4.3) Verb Permissions

Verb permission strings are drawn from the following set:

Writable verbs are very dangerous, as they allow any programmer to issue commands as if he/she were you, by editing the verb's code. The default permission string for verbs is "rd", but if a verb is specified with the arguments "this none this" then it will have the permission string "rxd", which is useful when creating verbs that are to be called from within other verbs.

4.4) Object Permissions

Object permission strings are in fact not exactly that -- they are individual properties called "r", "w", and "f", and are either 1 or 0 (true or false). Still, you can think of them as a string, as the @chmod command (see below) will accept them as a string. Their meanings are:

Again, writable objects are to be avoided unless there's a good reason for them. Since no concise list of the properties and verbs you own is kept, it's easy to lose track of verbs and properties stored on objects you don't own.

4.5) Changing Permissions

To change the permission bit string of a property or object, use the @chmod command:

	@chmod me.nickname "rwc"

	@chmod me:run "rxd"

	@chmod me "rw"
The first of these commands means that anyone on the MOO (who is a programmer) can read and change your nickname property; plus, if anyone creates a child of you, they will own the inherited version of the nickname property. The second command means that anyone can list the code of the "run" verb (which we assume for the moment is a verb defined on you); it can be called from within another verb, and it will print traceback error messages if something goes wrong during its execution. Finally, the third command means that anyone can see what properties and verbs you have defined on you, and anyone can define a new property or verb on you (which they will own.)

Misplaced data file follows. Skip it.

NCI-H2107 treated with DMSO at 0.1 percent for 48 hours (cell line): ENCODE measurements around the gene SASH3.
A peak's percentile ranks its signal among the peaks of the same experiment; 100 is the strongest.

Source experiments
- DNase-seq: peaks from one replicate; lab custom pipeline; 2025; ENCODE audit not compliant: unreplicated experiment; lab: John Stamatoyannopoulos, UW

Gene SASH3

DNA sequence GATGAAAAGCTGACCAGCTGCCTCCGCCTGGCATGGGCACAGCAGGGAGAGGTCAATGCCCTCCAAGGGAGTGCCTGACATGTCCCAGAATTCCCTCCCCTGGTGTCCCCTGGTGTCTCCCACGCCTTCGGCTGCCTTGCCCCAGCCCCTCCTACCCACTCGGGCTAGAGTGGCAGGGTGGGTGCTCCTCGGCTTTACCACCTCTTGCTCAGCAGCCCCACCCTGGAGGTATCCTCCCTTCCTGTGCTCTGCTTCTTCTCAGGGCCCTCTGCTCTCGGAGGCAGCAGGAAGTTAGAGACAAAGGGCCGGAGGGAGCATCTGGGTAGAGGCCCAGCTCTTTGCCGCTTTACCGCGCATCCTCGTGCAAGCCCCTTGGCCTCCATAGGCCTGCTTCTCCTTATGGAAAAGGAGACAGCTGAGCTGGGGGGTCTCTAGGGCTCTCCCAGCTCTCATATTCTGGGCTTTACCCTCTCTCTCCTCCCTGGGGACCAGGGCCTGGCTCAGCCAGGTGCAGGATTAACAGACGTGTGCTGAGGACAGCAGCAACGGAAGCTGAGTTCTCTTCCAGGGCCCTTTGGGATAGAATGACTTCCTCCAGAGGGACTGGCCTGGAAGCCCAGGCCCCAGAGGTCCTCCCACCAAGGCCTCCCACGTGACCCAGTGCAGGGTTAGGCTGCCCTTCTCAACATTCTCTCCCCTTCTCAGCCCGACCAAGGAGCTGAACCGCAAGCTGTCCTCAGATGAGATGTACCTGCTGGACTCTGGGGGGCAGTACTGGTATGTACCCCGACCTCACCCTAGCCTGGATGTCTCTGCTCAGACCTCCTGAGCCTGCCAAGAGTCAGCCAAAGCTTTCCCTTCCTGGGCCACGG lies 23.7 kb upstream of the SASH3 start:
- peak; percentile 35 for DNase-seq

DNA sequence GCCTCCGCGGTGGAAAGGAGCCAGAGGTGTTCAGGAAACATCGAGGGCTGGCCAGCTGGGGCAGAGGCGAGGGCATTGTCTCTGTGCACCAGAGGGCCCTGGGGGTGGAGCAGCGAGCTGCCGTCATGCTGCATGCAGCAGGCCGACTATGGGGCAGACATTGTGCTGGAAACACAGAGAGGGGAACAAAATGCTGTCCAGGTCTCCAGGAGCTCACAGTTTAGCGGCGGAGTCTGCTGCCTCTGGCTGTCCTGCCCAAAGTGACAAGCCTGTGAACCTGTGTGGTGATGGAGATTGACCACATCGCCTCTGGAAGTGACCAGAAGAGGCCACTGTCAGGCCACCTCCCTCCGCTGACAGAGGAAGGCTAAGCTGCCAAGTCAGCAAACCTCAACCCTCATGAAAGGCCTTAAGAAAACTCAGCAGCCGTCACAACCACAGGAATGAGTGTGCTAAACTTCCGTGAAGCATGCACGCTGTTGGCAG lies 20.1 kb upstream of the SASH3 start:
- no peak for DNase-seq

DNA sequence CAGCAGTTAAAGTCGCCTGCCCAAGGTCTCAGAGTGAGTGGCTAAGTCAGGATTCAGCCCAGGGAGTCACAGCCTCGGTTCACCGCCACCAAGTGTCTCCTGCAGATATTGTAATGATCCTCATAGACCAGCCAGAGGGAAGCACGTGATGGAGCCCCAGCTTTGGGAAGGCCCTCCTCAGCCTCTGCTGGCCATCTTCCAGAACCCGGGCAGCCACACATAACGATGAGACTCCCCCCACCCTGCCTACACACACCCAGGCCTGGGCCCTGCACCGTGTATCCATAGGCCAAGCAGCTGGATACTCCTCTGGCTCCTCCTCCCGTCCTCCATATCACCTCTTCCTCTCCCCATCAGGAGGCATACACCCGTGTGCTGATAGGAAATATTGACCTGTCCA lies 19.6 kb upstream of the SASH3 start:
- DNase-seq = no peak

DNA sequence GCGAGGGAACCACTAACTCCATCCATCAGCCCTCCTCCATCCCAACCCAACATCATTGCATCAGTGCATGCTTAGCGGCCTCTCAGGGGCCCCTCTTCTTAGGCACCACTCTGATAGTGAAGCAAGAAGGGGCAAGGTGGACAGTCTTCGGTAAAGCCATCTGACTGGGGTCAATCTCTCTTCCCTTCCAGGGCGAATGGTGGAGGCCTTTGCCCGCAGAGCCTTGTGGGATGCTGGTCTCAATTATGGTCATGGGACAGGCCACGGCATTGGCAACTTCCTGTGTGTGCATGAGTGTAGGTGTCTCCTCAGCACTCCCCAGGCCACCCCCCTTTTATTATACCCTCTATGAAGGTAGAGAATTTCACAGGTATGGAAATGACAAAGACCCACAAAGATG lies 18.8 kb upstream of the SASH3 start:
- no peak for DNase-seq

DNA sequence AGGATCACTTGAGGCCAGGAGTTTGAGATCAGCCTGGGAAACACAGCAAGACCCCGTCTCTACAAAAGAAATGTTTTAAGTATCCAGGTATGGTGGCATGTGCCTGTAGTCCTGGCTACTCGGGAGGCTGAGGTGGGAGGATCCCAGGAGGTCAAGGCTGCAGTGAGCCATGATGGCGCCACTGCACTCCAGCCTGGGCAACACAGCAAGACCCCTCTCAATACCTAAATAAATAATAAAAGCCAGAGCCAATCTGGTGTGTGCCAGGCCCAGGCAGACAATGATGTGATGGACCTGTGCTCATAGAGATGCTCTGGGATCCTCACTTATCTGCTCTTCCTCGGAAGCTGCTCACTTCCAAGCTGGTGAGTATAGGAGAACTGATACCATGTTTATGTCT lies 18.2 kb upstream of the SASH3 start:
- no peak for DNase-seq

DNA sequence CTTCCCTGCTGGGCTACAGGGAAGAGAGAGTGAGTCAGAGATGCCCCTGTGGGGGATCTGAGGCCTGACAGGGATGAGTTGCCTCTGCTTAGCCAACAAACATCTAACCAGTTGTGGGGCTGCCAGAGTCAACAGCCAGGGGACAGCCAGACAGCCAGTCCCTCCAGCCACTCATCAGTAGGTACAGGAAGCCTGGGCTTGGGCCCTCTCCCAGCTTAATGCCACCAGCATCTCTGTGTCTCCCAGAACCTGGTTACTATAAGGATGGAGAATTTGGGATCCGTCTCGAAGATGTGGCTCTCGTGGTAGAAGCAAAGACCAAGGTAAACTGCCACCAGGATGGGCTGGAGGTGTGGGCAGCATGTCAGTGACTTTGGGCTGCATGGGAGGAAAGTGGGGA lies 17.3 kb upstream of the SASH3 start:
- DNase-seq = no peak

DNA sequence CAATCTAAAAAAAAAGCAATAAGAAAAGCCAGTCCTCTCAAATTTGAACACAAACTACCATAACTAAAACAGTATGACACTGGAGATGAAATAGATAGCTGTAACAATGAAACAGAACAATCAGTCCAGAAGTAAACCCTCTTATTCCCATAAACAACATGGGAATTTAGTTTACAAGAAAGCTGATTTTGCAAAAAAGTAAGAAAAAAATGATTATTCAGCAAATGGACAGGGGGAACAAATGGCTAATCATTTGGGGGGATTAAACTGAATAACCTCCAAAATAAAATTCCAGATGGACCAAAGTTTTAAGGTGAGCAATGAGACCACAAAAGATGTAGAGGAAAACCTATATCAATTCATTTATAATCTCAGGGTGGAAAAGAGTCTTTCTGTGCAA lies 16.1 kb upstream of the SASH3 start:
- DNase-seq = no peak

As a final emphasis, beware of writable propeties, verbs and objects. If there's no good reason for them to be writable, don't make them so.

4.6) In-Database Help

Type help property_info, help verb_info and help @chown for more information on object, property and verb permissions.


5.0) Programming Verbs

Once a verb has been created and all its arguments are correct, all that remains is to program it. No sweat! The command to program a verb is:

	@edit object:verb
This will move you to the Verb Editor, a special room where you can edit your verb line by line. Since the Verb Editor is every programmer's best friend, it behooves us to briefly mention the commands therein.

5.1) The Verb Editor

When you arrive in the Verb Editor, you will see a list of commands. Typing look at any time will also give you this list. The important ones are:

Two other non-editing commands are important: N.B. -- you must compile your verb in order to it to work. Compile after each version of the verb is completed. If you don't compile, the next time you use @edit, the Verb Editor will ask if you want to continue to work on the last (uncompiled) verb or throw it away.

5.2) Programming Verbs (for real)

MOO verb code looks a lot like C (don't panic!) It is easy and practical to learn, and may even serve as a good introduction to learning other computer languages. A sample bit of MOO code looks like: